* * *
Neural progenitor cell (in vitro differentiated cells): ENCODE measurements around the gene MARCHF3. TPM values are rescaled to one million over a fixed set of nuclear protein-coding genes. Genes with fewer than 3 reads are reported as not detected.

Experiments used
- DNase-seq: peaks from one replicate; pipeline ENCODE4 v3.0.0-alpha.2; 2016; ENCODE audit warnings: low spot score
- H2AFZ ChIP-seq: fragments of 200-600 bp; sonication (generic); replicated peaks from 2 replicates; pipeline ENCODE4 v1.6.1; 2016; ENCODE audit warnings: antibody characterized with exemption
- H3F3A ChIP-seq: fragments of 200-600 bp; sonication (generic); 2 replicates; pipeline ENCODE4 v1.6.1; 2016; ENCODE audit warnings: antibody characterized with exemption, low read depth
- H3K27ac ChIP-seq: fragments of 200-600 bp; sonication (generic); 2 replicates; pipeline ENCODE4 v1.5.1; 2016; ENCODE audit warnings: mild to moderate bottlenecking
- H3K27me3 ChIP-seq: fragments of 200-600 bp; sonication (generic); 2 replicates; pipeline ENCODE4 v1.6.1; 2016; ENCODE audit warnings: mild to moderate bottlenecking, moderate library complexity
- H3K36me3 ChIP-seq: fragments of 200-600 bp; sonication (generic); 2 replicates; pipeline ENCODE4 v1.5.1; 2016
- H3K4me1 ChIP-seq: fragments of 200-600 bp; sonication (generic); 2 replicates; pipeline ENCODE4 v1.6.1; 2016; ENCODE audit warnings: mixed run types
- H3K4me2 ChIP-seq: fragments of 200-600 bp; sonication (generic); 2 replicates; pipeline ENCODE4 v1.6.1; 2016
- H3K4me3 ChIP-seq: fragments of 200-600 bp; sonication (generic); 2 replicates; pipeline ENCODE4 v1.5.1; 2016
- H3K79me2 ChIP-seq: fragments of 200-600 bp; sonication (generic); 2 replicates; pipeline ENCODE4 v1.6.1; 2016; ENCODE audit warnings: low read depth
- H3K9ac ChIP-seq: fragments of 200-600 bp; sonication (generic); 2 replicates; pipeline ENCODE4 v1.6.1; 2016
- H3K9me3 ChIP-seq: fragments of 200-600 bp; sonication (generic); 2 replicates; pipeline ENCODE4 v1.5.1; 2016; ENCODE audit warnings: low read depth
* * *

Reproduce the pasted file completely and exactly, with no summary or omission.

Neural progenitor cell (in vitro differentiated cells): ENCODE measurements around the gene MARCHF3. TPM values are rescaled to one million over a fixed set of nuclear protein-coding genes. Genes with fewer than 3 reads are reported as not detected.

Experiments used
- DNase-seq: peaks from one replicate; pipeline ENCODE4 v3.0.0-alpha.2; 2016; ENCODE audit warnings: low spot score
- H2AFZ ChIP-seq: fragments of 200-600 bp; sonication (generic); replicated peaks from 2 replicates; pipeline ENCODE4 v1.6.1; 2016; ENCODE audit warnings: antibody characterized with exemption
- H3F3A ChIP-seq: fragments of 200-600 bp; sonication (generic); 2 replicates; pipeline ENCODE4 v1.6.1; 2016; ENCODE audit warnings: antibody characterized with exemption, low read depth
- H3K27ac ChIP-seq: fragments of 200-600 bp; sonication (generic); 2 replicates; pipeline ENCODE4 v1.5.1; 2016; ENCODE audit warnings: mild to moderate bottlenecking
- H3K27me3 ChIP-seq: fragments of 200-600 bp; sonication (generic); 2 replicates; pipeline ENCODE4 v1.6.1; 2016; ENCODE audit warnings: mild to moderate bottlenecking, moderate library complexity
- H3K36me3 ChIP-seq: fragments of 200-600 bp; sonication (generic); 2 replicates; pipeline ENCODE4 v1.5.1; 2016
- H3K4me1 ChIP-seq: fragments of 200-600 bp; sonication (generic); 2 replicates; pipeline ENCODE4 v1.6.1; 2016; ENCODE audit warnings: mixed run types
- H3K4me2 ChIP-seq: fragments of 200-600 bp; sonication (generic); 2 replicates; pipeline ENCODE4 v1.6.1; 2016
- H3K4me3 ChIP-seq: fragments of 200-600 bp; sonication (generic); 2 replicates; pipeline ENCODE4 v1.5.1; 2016
- H3K79me2 ChIP-seq: fragments of 200-600 bp; sonication (generic); 2 replicates; pipeline ENCODE4 v1.6.1; 2016; ENCODE audit warnings: low read depth
- H3K9ac ChIP-seq: fragments of 200-600 bp; sonication (generic); 2 replicates; pipeline ENCODE4 v1.6.1; 2016
- H3K9me3 ChIP-seq: fragments of 200-600 bp; sonication (generic); 2 replicates; pipeline ENCODE4 v1.5.1; 2016; ENCODE audit warnings: low read depth